Moreover, TCJ’s shows weren’t just an imitation of Astro Boy : they created two capital genres for the history of anime. The first is late-night, adult anime : the first TCJ show was Sennin Buraku, a series of 15-minutes episodes that first aired at midnight on the 4th of September 1963. According to various accounts, it targeted adult audiences and had somewhat erotic content, something that Tezuka himself would imitate in his movies The 1001 Nights and Cleopatra. The other breakthrough was the very first mecha anime, Tetsujin 28-Go, that first aired on October 20, 1963.
The other studio that quickly took up the pace was Toei. At the time, they had 450 employees and were able to send some of them to work on the studio’s first TV show, Wolf Boy Ken [Pruvost-Delaspre, 2014, p.401]. Among them were young artists like Isao Takahata who directed his first episodes (most notably ep. 6, the series’ pilot) and Hayao Miyazaki who did his first cuts, and more experienced ones like Yasuo Otsuka, Yôichi Kotabe and Reiko Okuyama. While there was no series director, something unusual for Toei, the main figure behind it was Tezuka’s former assistant, Sadao Tsukioka. But there was no rivalry between the two, as Tsukioka sometimes visited Mushi to ask his mentor for advice. Unlike its rivals and many other TV anime, Ken wasn’t a manga adaptation : it was inspired by an original idea by Yasuji Mori [Romero, 2006 ; Pruvost-Delaspre, 2014].
It was in the middle of this new anime fever that yet another studio was established, Tokyo Movie. Its founder, Fujioka Yutaka, had been the leader of the Hitomi-za puppet troupe since 1948, and in 1961, he created the New Tokyo Puppet Cinema Corporation, which adapted manga series for TV [Clements, 2013, p.140]. In 1964, when Astro Boy’s slot was moved just at the same time as Yutaka’s own show and obtained overwhelmingly higher ratings, Fujioka was asked by his TV station, TBS, to produce an animated series. Despite his colleagues’ grumbling, he agreed, and created a new studio, Tokyo Movie. The team quickly got to work on another Tezuka adaptation, a giant robot series similar to Tetsujin 28-go, The Big X, which started airing in August 1964. Among the staff, we can find one famous name : Osamu Dezaki, who made his debut as a series director here. He was still one of Mushi’s employees then, so I can only imagine that Tezuka “lent” some of his staff to Tokyo Movie, since they were adapting one of his works. That would be very probable, since the studio’s staff must’ve been very limited at the time and reportedly delivered some very low-quality work at first.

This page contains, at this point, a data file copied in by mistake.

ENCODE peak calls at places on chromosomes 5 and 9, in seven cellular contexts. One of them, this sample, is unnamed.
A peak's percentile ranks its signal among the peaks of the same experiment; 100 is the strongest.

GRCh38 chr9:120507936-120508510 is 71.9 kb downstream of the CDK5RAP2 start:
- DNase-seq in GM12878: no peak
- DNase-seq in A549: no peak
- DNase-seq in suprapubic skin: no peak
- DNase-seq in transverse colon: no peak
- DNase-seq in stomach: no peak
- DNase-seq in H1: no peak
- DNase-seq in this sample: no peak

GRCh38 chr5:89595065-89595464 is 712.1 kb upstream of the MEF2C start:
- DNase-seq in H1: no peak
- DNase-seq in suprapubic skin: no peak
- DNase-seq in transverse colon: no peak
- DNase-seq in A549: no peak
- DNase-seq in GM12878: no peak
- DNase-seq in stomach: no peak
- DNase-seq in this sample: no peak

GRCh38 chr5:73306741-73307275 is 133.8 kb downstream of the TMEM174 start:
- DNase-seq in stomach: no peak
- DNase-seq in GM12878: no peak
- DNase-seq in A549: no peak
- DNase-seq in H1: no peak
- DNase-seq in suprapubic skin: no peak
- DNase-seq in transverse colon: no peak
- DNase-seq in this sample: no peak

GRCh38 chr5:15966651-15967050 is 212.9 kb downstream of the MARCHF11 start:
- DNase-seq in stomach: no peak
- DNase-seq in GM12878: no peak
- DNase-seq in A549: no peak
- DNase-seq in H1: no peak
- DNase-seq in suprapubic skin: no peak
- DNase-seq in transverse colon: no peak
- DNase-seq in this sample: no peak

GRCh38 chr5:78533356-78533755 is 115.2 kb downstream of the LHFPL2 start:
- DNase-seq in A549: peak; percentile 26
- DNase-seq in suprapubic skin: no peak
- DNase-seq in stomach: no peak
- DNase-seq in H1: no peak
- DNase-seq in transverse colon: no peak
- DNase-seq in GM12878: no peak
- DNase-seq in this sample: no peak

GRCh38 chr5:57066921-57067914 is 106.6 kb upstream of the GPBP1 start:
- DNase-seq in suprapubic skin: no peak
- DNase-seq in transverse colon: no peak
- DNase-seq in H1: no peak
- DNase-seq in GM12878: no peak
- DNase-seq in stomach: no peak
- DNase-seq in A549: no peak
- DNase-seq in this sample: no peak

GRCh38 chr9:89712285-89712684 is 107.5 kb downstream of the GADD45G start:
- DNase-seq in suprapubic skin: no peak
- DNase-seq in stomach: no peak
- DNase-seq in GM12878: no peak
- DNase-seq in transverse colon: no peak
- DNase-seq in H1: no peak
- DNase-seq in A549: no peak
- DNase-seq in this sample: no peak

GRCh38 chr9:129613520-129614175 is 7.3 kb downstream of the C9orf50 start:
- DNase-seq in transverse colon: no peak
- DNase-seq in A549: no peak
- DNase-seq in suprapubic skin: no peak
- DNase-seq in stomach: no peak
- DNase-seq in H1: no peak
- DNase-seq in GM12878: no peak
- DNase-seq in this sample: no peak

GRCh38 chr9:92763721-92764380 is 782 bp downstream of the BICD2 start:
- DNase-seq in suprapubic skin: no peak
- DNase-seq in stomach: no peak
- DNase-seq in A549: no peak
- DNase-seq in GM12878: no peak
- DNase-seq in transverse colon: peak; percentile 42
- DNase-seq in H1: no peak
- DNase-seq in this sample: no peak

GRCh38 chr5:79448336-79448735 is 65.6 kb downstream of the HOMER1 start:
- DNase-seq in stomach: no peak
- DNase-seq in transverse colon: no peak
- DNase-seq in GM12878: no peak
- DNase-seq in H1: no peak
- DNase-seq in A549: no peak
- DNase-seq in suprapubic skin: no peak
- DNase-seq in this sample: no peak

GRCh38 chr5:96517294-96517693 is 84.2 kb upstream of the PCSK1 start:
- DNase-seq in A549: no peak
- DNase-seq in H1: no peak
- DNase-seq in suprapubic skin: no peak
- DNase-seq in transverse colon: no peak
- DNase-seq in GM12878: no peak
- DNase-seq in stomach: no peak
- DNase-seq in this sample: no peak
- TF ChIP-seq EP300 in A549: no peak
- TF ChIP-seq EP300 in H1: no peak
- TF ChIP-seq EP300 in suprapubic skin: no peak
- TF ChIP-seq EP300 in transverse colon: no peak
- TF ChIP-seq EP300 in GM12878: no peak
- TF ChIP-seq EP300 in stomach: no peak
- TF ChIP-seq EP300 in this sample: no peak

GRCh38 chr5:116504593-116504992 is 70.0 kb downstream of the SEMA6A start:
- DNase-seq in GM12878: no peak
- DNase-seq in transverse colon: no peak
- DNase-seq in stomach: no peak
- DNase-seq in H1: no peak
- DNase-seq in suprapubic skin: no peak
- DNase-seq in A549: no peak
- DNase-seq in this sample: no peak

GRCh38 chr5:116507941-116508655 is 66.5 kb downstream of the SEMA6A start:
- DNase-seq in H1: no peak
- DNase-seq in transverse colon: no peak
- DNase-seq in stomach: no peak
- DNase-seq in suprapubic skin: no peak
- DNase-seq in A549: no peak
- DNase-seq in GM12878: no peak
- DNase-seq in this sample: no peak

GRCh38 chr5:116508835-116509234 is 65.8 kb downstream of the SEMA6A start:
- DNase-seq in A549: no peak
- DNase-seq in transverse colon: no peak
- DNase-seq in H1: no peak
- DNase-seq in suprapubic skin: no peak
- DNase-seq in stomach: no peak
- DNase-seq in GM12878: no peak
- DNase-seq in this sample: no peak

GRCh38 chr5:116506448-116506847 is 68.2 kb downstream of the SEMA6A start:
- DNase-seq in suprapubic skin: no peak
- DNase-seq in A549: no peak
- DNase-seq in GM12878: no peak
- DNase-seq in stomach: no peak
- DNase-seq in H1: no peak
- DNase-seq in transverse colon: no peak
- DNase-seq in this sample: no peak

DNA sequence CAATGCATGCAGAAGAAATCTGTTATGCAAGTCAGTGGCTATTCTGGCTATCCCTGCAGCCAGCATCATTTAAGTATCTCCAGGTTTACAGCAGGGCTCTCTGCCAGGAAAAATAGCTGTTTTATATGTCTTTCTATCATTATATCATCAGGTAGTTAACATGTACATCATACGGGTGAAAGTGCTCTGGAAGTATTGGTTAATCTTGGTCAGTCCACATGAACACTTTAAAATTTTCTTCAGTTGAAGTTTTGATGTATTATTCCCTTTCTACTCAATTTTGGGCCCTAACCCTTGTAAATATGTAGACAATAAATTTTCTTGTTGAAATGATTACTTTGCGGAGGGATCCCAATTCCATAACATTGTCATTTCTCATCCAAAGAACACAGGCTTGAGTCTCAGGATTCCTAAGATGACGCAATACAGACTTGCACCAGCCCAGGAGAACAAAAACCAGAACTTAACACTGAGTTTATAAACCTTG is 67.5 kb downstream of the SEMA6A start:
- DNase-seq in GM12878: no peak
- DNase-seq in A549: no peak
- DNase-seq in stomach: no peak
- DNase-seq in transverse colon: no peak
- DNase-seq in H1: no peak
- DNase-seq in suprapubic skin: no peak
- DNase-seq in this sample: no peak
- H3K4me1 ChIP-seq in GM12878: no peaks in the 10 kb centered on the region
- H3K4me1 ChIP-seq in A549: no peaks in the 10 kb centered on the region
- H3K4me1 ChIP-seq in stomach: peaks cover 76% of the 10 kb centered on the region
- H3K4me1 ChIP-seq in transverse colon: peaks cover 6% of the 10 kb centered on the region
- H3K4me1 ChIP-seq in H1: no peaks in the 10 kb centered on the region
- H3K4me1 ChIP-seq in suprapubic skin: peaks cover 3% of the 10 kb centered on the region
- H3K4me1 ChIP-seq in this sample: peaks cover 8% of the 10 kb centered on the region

This reputation was especially established in the studio’s second anime, Obake no Q-Tarô. It was Tokyo Movie’s first adaptation of mangaka Fujiko F. Fujio’s work, and one of anime’s first comedy shows : all other series, aimed at kids, featured some comedy, but most had SF settings. For example, 1965 saw three shows with very similar titles : Space Patrol Hopper, by Toei, Space Boy Soran, by TCJ, and Space Ace, Tatsunoko Production’s first work. Q-Tarô went on for 2 years, but was the first show to be cancelled “because managers assessed its toy-selling potential as exhausted” [Clements and MacCarthy, 2015, p.668].
This show was where the tensions between animators and producers first emerged, thanks to a series of so-called “swindles” [Clements and MacCarthy, 2015, p.668]. Indeed, animators were paid by the number of cuts : Toei implemented the same practice in 1965, but I believe it must’ve been first established at TCJ or Tokyo Movie in 1963 or 1964, since Mushi’s animators received a monthly salary. However, Tokyo Movie’s staff deemed their pay too low, and partitioned frames in as many cuts as possible to be paid more and ask for a bigger budget [Clements and MacCarthy, 2015, p.668]. But the producers quickly realized what was going on and put an end to those practices. What this reveals is that the working conditions in the industry have, in the end, not changed that much :overworked and underpaid animators were already an issue, and said animators already did what they could to alleviate such conditions.